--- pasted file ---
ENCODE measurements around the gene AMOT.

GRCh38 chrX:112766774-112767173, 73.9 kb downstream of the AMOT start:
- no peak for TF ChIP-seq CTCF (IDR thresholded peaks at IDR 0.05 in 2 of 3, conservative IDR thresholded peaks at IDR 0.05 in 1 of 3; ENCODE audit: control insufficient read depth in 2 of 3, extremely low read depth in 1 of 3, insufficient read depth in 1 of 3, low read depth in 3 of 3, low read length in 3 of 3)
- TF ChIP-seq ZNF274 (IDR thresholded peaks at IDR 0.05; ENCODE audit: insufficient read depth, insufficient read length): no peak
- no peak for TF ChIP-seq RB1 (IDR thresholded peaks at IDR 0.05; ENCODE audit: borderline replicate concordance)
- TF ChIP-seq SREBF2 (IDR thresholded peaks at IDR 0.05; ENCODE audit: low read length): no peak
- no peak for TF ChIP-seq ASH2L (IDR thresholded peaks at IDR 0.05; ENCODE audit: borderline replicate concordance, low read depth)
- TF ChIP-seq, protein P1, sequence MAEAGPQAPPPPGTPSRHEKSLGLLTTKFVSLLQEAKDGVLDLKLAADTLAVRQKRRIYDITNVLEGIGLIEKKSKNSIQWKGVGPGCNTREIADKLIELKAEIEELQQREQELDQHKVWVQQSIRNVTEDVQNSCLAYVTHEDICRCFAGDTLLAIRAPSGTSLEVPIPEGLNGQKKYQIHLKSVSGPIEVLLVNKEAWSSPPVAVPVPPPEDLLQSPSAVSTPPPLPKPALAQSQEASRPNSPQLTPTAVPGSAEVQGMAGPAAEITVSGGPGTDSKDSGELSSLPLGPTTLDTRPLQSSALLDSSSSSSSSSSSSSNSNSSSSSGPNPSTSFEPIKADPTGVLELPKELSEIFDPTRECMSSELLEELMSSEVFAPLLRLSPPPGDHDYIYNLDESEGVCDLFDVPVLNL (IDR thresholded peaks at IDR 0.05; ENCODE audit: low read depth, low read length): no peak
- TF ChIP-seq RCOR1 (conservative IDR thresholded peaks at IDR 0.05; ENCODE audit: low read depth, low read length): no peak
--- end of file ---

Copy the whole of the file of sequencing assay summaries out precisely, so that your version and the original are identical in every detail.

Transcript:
ENCODE measurements around the gene AMOT.

GRCh38 chrX:112766774-112767173, 73.9 kb downstream of the AMOT start:
- no peak for TF ChIP-seq CTCF (IDR thresholded peaks at IDR 0.05 in 2 of 3, conservative IDR thresholded peaks at IDR 0.05 in 1 of 3; ENCODE audit: control insufficient read depth in 2 of 3, extremely low read depth in 1 of 3, insufficient read depth in 1 of 3, low read depth in 3 of 3, low read length in 3 of 3)
- TF ChIP-seq ZNF274 (IDR thresholded peaks at IDR 0.05; ENCODE audit: insufficient read depth, insufficient read length): no peak
- no peak for TF ChIP-seq RB1 (IDR thresholded peaks at IDR 0.05; ENCODE audit: borderline replicate concordance)
- TF ChIP-seq SREBF2 (IDR thresholded peaks at IDR 0.05; ENCODE audit: low read length): no peak
- no peak for TF ChIP-seq ASH2L (IDR thresholded peaks at IDR 0.05; ENCODE audit: borderline replicate concordance, low read depth)
- TF ChIP-seq, protein P1, sequence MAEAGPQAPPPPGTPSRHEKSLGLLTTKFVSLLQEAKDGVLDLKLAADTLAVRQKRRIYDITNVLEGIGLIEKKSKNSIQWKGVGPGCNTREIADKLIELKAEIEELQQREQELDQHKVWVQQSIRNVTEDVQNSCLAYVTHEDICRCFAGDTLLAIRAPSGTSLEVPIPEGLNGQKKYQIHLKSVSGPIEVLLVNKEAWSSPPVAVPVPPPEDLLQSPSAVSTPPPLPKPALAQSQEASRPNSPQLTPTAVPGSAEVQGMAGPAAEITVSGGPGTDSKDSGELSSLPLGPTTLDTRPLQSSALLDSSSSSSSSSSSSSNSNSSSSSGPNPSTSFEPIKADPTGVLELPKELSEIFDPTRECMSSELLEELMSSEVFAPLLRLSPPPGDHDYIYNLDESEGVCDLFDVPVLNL (IDR thresholded peaks at IDR 0.05; ENCODE audit: low read depth, low read length): no peak
- TF ChIP-seq RCOR1 (conservative IDR thresholded peaks at IDR 0.05; ENCODE audit: low read depth, low read length): no peak